Global warming is a very real concern in today’s environment. When the German Alfred Wegener Institute’s Polarstern ship spent 389 days drifting through the Arctic trapped in ice it allowed the scientists to gather vital information on the effects of global warming in the region that is virtually untouched from the civilisation.
Upon returning to the port of Bremerhaven, Mission leader Markus Rex told at a press conference “We should really make every effort to preserve this world… for future generations and to use the small chance we still have to do so,”.
He told, how the scientists had seen firsthand the catastrophic effects of global warming on ice in the region that is considered the epicenter of climate change. He further underlined how much of the sea ice has melted away, he said: “the mission was able to sail through large patches of open water, sometimes stretching as far as the horizon.”
“We witnessed how the Arctic ocean is dying, we saw this process right outside our windows, or when we walked on the brittle ice, at the North Pole itself, we found badly eroded, melted, thin and brittle ice.” He added.
The Polarstern mission, dubbed MOSAIC, spent almost a year collecting the data on the atmosphere, sea ice, ocean, and ecosystems to help assess the impact of climate change on the region and the world.
“If the warming trend in the North Pole continues, in a few decades we will have ‘an ice-free Arctic in the summer’” Rex said.
The researchers collected water samples from beneath the ice during the polar night to study plant plankton and bacteria and better understand how the marine ecosystem functions under extreme conditions. To carry out the research, four observational sites were set up on the sea ice in a radius of up to 40 kilometers (25 miles) around the ship.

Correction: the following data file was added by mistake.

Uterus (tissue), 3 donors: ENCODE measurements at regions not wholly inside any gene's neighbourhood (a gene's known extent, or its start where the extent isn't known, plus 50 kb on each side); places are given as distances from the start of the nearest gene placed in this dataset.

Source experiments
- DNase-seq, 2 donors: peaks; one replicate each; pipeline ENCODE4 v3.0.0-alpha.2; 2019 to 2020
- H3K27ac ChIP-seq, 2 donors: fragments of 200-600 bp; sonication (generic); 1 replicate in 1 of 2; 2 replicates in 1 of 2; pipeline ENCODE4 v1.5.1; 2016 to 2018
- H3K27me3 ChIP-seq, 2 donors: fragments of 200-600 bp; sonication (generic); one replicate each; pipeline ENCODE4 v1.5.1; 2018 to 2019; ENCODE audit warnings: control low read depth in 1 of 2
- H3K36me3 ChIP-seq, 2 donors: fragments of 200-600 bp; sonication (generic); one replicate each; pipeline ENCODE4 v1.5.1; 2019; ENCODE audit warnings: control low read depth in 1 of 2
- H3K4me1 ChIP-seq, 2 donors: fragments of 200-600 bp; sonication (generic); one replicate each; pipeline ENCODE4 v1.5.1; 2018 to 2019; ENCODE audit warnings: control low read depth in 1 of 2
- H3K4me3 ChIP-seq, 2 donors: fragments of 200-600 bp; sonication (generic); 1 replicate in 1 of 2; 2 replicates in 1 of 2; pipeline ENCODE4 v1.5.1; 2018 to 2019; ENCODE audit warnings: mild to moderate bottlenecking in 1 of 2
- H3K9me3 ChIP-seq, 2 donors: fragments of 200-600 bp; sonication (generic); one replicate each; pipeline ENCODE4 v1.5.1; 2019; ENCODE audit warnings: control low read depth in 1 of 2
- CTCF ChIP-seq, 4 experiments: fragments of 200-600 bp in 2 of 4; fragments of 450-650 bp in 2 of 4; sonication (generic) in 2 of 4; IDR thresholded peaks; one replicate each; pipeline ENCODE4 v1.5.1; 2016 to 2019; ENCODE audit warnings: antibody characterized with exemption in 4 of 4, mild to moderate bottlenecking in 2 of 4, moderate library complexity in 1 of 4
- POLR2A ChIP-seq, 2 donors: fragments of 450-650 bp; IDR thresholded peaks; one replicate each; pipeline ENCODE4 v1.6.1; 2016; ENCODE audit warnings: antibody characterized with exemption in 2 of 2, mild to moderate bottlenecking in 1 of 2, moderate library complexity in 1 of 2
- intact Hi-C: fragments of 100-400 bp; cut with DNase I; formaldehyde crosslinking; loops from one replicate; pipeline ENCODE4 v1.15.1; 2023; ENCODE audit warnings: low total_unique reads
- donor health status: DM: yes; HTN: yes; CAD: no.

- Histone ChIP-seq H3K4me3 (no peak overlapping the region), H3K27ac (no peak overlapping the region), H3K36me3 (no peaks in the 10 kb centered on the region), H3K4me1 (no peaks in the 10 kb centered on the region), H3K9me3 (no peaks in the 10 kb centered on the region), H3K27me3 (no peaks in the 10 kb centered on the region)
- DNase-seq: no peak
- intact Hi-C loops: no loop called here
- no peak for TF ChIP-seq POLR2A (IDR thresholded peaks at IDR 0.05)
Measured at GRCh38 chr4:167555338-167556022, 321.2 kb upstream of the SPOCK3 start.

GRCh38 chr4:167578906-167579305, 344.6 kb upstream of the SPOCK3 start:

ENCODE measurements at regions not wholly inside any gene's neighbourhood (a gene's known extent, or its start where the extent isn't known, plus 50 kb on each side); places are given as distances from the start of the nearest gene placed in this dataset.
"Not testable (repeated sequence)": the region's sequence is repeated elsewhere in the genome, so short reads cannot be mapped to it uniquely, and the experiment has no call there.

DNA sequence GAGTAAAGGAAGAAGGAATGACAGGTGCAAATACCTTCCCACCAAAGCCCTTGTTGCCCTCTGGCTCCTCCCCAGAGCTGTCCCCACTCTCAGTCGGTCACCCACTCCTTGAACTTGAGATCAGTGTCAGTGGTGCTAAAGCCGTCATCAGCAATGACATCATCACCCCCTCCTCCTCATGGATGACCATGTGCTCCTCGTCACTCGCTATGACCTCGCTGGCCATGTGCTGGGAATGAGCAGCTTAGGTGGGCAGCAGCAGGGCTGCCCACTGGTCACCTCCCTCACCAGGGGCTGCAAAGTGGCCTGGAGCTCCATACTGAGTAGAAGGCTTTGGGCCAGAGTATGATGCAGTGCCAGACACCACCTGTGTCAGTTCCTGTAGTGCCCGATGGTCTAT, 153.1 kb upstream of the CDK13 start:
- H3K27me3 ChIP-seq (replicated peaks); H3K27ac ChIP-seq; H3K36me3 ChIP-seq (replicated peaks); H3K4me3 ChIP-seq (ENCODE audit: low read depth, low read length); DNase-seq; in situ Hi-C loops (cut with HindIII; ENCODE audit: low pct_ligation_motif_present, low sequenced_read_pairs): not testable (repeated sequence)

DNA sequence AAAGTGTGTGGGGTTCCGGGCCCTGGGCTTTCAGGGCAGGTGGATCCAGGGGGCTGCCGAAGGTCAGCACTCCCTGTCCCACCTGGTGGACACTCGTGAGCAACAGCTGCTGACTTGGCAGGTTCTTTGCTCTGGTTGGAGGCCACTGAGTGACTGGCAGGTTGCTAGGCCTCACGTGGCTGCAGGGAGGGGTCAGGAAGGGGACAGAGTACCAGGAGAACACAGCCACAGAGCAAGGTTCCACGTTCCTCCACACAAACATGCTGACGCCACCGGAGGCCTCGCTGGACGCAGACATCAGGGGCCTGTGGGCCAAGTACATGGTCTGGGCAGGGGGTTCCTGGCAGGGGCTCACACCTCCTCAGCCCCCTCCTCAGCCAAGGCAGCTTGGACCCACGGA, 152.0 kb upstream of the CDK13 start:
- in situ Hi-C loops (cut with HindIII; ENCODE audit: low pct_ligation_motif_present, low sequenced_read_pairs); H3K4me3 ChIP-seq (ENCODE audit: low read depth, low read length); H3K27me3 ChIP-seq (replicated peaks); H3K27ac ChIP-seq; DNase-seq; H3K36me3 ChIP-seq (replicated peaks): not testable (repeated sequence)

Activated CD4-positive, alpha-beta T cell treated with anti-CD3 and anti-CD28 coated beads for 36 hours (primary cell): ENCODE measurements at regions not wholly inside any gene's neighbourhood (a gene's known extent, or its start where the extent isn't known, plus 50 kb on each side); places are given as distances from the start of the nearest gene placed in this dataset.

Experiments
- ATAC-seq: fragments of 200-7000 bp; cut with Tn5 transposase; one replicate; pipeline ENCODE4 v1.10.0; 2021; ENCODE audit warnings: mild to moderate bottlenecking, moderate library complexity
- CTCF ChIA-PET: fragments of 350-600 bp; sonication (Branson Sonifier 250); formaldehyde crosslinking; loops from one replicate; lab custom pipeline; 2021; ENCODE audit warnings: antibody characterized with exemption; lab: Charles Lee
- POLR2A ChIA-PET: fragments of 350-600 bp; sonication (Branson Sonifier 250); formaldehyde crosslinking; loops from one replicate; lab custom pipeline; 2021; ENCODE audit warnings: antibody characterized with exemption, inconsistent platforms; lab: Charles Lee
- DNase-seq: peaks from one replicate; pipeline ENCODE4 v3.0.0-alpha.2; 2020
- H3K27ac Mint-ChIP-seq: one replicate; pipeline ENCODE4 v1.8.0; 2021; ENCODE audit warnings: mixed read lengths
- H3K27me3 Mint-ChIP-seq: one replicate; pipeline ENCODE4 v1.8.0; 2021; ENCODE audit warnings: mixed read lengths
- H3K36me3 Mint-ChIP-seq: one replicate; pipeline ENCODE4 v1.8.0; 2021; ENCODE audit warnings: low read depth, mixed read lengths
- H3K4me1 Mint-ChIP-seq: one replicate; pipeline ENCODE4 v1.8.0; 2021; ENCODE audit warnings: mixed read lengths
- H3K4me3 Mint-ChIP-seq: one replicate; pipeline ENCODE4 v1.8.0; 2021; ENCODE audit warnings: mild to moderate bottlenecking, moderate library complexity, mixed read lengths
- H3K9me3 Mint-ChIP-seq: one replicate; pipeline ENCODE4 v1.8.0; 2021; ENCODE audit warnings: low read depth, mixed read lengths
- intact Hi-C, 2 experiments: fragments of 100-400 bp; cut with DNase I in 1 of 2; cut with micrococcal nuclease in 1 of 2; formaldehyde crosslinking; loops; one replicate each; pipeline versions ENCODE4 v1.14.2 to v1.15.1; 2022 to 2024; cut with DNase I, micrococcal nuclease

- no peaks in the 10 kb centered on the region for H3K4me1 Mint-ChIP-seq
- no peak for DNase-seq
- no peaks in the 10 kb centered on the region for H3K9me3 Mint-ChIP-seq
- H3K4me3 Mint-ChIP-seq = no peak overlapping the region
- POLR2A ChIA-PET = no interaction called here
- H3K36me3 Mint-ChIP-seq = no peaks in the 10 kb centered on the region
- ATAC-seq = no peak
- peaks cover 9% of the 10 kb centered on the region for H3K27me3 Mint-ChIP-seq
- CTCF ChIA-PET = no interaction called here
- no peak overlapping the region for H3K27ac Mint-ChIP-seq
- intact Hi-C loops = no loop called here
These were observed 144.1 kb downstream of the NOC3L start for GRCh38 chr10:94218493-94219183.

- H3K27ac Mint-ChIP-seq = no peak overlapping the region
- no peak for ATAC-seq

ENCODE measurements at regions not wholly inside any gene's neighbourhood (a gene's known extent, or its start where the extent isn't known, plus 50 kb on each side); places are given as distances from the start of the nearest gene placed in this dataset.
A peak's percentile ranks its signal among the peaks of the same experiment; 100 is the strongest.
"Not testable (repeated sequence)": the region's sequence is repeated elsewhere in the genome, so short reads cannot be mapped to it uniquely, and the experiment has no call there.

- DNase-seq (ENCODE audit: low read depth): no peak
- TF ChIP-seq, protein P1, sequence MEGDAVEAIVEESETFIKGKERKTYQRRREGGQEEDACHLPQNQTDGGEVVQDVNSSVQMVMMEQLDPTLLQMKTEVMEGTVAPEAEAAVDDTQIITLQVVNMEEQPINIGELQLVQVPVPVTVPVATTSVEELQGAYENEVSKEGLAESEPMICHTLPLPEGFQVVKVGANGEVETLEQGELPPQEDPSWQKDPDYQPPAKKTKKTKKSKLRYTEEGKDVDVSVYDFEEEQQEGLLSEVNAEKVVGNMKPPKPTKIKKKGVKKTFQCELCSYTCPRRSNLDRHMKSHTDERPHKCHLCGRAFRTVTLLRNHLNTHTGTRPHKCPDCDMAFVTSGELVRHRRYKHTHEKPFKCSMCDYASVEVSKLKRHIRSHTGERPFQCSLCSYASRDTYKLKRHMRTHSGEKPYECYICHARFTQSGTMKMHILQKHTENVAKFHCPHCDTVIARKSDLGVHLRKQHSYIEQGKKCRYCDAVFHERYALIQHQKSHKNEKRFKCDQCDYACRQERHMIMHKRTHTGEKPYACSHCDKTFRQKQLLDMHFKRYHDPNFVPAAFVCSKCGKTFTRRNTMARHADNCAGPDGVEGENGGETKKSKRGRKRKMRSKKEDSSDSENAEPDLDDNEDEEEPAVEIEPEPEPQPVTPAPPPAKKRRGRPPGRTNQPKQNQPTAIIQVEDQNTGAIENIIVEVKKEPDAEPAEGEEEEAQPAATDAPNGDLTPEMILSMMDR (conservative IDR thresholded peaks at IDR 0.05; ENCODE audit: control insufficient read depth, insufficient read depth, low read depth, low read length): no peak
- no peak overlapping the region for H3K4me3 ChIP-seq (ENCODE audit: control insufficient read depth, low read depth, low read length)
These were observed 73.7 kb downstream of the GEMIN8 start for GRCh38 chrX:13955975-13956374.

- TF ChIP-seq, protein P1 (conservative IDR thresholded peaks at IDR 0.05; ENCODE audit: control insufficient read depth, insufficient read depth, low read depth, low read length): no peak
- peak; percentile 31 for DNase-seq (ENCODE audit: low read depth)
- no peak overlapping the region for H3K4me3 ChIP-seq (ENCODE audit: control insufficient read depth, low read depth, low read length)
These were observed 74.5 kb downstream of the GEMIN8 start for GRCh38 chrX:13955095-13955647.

The 140-million-euro (US$165 million) expedition has also brought back 150 terabytes of data and more than 1,000 ice samples. The multitude of parameters will feed into the development of models to help predict what heatwaves, heavy rains or storms could look like in 20, 50, or 100 years.
“For us, the second phase is starting – the analysis of data. A lot of data has returned with the ship and we will likely be busy with it over the next ten years,” said Thomas Krumpen, sea ice physicist.
Rex said, “the team measured more than 100 parameters almost continuously throughout the year and are hoping the information will provide a ‘breakthrough in understanding the Arctic and climate system.’”
Since the ship departed from Tromso in Norway on 20 September 2019, the crew has seen long months of complete darkness, temperatures as low as -39.5 Celsius (-39.1 Fahrenheit) – and more than 60 polar bears. Polar bears that came too close had to be warned off by firing a shot.
But the bigger threat was the coronavirus pandemic in the spring, which left the crew stranded at the North Pole for two months.
A multinational team of scientists was scheduled to fly in as part of a scheduled relay to relieve those who had already spent several months on the ice, but the plan had to be redrawn when flights were canceled across the world as governments scrambled to halt the spread of the coronavirus.
During the course of the expedition, the German ship zigzagged through 3,400 kilometers of ice along a wind-driven route known as the transpolar drift.
The voyage was a huge logistical challenge, not least when it came to feeding the crew – during the first three months, the ship’s cargo included 14,000 eggs, 2,000 litres of milk and 200 kilograms of rutabaga, a root vegetable.
Radiance Calmer, a researcher at the University of Colorado who was on board the Polarstern from June to September, told AFP that stepping out on to the ice was a “magical” moment.
“If you concentrate, you can feel it moving,” she said.
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